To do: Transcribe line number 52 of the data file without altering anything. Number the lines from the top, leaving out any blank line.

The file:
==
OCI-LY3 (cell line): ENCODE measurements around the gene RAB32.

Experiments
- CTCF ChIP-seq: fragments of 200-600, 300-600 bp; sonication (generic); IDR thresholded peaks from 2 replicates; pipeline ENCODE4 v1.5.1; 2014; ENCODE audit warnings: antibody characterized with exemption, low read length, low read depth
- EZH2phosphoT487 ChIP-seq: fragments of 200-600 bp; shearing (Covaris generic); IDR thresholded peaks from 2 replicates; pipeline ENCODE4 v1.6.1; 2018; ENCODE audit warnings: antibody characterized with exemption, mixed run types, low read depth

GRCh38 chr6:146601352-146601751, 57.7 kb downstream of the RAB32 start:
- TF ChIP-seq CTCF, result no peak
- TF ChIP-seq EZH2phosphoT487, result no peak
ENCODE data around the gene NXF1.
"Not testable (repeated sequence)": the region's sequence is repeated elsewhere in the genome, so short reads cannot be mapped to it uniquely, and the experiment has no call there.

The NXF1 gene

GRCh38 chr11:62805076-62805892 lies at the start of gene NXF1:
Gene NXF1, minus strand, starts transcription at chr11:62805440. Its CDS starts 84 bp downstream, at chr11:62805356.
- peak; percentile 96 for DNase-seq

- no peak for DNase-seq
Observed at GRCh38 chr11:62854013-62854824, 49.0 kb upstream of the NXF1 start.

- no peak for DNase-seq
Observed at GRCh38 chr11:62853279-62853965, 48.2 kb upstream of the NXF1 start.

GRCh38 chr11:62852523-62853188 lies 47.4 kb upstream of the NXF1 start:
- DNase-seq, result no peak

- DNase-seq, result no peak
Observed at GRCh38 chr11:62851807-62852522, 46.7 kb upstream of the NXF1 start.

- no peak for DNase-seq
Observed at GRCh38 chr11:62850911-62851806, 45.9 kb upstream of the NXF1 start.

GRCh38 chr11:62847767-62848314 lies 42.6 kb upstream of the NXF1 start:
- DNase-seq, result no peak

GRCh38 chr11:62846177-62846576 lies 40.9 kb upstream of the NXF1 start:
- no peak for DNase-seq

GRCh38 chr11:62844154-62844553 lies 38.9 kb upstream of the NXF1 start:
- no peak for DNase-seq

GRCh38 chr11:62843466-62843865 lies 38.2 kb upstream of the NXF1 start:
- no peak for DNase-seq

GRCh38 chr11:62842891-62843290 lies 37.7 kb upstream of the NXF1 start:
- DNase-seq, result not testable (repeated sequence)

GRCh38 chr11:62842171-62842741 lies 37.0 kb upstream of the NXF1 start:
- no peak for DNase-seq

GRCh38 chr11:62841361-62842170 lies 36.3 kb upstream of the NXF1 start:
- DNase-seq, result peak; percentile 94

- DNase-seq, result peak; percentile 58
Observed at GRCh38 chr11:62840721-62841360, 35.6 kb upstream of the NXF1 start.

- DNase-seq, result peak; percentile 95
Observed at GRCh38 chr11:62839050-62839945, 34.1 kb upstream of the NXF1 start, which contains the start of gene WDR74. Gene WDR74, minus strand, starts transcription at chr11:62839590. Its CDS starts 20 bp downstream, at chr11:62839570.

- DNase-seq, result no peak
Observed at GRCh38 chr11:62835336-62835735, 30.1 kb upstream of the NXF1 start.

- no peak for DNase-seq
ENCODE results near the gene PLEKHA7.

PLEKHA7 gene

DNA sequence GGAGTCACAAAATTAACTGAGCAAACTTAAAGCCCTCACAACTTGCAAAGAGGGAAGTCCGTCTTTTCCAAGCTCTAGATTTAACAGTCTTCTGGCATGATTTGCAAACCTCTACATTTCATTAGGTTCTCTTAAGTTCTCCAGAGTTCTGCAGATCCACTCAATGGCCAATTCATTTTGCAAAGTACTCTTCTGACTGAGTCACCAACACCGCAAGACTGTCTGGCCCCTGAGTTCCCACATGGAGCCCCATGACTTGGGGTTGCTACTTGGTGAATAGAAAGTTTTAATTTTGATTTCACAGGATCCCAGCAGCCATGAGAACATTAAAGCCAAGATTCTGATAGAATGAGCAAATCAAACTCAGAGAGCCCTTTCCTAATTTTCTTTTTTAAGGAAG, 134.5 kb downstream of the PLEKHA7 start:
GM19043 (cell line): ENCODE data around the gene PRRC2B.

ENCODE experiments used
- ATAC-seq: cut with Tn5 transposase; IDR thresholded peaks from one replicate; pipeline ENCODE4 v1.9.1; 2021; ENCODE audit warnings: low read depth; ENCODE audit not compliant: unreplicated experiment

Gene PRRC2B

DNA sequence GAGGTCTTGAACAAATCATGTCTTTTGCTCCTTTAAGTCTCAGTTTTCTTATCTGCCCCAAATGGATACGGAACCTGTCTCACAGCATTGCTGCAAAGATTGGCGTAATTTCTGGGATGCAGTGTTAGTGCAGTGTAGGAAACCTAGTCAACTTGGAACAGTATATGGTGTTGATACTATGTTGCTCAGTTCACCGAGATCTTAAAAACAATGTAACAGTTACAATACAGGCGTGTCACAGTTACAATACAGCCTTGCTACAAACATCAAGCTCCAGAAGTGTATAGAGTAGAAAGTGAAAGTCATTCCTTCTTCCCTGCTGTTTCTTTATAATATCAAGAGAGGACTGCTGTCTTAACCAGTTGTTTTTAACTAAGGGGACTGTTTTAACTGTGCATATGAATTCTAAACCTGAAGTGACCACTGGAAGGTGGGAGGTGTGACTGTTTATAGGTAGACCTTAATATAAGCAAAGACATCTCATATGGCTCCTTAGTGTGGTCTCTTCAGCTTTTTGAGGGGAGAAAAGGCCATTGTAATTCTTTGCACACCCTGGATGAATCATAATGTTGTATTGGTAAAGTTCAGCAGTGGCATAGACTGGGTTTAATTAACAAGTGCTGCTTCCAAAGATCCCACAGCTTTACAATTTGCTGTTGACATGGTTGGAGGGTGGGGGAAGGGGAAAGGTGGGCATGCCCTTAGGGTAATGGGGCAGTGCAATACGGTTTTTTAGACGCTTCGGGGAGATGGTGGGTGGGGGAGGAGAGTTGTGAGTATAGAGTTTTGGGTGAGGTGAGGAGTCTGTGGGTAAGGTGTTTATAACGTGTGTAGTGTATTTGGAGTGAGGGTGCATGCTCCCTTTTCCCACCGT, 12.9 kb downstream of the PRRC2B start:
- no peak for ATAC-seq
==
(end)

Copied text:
DNA sequence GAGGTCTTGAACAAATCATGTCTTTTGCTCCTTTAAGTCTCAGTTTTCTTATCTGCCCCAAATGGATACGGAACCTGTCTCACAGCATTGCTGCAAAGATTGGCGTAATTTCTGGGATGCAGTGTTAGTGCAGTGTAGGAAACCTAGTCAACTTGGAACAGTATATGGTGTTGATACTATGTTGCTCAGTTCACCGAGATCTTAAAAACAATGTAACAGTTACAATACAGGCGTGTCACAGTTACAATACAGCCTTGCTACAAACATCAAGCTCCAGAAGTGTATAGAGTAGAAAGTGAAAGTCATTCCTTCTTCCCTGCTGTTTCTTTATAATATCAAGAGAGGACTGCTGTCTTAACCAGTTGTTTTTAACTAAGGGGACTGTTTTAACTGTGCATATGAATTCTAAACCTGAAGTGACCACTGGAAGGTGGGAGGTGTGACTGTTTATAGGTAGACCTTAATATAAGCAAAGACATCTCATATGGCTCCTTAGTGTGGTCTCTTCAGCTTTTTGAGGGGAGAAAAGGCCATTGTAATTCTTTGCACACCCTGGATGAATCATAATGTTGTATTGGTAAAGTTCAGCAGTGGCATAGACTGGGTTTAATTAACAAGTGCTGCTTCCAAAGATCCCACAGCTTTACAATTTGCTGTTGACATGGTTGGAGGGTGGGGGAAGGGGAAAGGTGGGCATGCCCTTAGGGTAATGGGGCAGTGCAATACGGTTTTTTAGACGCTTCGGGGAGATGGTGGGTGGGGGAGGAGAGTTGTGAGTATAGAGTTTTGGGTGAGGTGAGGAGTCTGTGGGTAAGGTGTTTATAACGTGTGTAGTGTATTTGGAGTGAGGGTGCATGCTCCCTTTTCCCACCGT, 12.9 kb downstream of the PRRC2B start: